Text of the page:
Once we had set up the savings account, figured out each portion of our SMART goal, and crunched our numbers, it was time to do the real work of saving up: actually parting with the money every month.
But in fact, because we live in the age of automation, this can actually be the most painless part of the entire process. As soon as you know how much money you need to put aside each month, set up an automatic transfer from your checking account to your targeted savings account. That will keep the decision of putting money aside out of your hands — since most of us can't be trusted to make the long-term decisions we want when short-term temptations are staring us in the face. (See also: Setting Up Automatic Payments)
4. Find Extra Cash to Put Aside
Sometimes, however, you might crunch the numbers and realize that at your current budget, it will take you 40 years to save up for your big expense — at which point you might be a little too old to ride a motorcycle.
You could find some ways to earn more money or cut expenses elsewhere in your budget. But my favorite method for increasing savings for big expenses is to stash any savings you see from making smart purchases. Basically, anytime you negotiate a lower rate with your cable company or pick up a pair of shoes for 25% off, you should bank the difference between the sale price and the full price.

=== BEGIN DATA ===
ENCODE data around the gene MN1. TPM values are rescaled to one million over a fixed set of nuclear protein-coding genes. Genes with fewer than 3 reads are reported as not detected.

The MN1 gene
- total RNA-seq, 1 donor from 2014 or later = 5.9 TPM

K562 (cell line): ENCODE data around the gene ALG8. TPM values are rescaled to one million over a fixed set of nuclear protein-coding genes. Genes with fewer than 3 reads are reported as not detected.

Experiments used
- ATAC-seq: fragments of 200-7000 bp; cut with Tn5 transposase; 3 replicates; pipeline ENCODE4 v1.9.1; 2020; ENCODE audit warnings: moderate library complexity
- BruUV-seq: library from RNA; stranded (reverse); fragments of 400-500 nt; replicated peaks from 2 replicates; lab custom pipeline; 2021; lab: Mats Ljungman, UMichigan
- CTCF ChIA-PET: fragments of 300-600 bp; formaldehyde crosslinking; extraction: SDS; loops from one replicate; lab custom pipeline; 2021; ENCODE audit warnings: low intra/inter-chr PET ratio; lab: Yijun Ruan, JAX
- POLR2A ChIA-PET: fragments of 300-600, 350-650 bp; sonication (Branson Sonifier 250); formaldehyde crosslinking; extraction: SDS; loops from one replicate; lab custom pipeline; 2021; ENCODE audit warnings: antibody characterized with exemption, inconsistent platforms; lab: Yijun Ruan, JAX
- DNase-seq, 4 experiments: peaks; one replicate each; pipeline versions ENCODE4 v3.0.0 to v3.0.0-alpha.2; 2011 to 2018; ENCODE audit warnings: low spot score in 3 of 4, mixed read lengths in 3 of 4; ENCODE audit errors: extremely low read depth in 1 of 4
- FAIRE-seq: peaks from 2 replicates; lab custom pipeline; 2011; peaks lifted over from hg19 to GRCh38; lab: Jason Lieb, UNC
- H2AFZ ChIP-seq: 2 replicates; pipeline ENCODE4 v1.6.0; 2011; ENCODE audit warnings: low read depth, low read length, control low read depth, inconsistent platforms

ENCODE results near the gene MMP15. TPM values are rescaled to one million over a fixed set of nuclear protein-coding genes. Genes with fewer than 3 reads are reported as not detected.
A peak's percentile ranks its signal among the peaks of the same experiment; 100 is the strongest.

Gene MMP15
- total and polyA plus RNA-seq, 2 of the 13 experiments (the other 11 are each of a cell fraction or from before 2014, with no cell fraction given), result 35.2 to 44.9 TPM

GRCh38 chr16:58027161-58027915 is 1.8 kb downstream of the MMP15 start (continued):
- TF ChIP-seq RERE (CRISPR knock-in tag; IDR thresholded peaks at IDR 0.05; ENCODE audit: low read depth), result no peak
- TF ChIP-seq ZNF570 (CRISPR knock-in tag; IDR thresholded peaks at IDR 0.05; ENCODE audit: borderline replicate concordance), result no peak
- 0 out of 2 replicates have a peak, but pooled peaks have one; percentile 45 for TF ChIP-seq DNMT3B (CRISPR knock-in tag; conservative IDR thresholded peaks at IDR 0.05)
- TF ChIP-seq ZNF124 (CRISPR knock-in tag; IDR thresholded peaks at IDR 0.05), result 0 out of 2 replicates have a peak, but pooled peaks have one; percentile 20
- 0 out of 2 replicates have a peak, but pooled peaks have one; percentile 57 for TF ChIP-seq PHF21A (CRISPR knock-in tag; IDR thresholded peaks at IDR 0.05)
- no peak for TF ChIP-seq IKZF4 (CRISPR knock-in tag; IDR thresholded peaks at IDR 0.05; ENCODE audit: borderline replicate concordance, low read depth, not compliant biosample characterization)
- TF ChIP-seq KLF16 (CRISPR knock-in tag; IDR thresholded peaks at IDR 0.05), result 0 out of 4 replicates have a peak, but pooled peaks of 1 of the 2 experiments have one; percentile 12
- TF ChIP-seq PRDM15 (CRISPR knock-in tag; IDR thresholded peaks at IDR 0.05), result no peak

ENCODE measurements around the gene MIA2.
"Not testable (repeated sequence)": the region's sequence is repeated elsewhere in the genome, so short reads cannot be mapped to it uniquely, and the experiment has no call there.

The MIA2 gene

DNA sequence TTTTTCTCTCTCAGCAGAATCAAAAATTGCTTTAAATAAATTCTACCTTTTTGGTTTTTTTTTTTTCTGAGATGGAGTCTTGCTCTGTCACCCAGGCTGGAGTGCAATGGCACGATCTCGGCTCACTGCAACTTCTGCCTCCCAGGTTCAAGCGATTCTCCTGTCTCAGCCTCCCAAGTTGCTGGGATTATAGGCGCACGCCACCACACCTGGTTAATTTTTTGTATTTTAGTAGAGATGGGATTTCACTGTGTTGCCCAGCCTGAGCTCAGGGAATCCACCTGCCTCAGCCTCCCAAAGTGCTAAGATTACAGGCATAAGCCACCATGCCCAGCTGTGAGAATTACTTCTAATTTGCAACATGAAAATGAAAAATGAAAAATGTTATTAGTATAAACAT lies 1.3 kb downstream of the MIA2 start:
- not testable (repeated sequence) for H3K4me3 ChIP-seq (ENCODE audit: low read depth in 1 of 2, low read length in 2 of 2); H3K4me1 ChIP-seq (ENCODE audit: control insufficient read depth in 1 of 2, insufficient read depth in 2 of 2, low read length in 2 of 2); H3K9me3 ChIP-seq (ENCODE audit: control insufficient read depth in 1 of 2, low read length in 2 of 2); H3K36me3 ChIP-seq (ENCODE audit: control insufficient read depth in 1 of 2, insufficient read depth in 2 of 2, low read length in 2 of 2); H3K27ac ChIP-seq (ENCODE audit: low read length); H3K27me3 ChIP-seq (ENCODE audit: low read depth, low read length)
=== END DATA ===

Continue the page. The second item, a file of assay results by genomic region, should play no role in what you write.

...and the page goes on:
This is easier said than done. MP Dunleavy explains that "making sure that 'mental savings' morphs into tangible cash in your account is one area where your brain isn't your best financial friend." Just because you saved $100 on your car insurance doesn't mean that there's an extra $100 in your savings account. The money is entirely theoretical until you actually transfer it.
So how do you spur yourself to make that transfer anytime you "save" money on a purchase or service? As soon as you get the lower price, immediately think about adding the "savings" into your targeted savings account. Once you have mentally added money to your goal account, you'll feel like it belongs there, making it easier to sit down and do the actual transfer at your first opportunity.
The Bottom Line
If you follow this method of saving for big goals, you'll find that big future expenses are really just small monthly expenses that add up over time. Before you know it, you'll have enough money set aside to make your motorcycle wishes and new house dreams come true.
How do you plan and save for big purchases? Please share in comments!